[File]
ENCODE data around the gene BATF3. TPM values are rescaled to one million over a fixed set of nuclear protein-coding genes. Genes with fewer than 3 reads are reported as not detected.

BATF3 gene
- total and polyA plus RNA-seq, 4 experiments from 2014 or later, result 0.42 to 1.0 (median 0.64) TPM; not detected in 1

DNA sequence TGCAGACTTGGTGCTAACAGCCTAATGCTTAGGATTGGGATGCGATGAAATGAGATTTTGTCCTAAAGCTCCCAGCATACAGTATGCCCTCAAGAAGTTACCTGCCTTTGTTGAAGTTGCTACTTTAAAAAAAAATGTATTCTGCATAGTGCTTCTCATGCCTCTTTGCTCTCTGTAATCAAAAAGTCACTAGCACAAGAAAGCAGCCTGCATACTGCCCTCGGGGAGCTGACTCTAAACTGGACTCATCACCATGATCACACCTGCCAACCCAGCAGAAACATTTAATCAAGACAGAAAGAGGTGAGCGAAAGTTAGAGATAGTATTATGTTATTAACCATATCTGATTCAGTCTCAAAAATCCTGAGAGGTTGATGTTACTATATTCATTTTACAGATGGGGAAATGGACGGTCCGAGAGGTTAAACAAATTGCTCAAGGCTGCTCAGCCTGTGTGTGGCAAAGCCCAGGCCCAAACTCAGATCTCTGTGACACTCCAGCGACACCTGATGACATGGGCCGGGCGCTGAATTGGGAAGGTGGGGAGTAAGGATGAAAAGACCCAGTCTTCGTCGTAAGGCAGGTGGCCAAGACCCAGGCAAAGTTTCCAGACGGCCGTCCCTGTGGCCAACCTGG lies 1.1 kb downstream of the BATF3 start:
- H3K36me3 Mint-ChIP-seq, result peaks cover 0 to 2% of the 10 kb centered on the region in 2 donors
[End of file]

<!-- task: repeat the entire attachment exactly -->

ENCODE data around the gene BATF3. TPM values are rescaled to one million over a fixed set of nuclear protein-coding genes. Genes with fewer than 3 reads are reported as not detected.

BATF3 gene
- total and polyA plus RNA-seq, 4 experiments from 2014 or later, result 0.42 to 1.0 (median 0.64) TPM; not detected in 1

DNA sequence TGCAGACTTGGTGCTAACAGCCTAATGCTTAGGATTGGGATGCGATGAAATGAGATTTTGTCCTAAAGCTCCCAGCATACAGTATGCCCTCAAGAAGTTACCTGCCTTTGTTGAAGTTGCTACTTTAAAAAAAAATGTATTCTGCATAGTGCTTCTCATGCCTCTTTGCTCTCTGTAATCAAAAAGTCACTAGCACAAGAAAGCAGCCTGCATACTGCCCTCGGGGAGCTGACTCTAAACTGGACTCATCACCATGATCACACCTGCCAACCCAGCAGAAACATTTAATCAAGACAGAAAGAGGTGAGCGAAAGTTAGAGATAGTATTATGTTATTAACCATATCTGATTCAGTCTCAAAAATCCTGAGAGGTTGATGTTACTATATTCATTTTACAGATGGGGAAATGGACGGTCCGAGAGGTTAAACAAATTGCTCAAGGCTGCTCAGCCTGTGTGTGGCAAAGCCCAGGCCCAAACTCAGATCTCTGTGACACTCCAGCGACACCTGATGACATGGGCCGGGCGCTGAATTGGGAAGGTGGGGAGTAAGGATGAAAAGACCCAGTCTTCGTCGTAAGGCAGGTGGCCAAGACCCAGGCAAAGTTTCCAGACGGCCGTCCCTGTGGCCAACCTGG lies 1.1 kb downstream of the BATF3 start:
- H3K36me3 Mint-ChIP-seq, result peaks cover 0 to 2% of the 10 kb centered on the region in 2 donors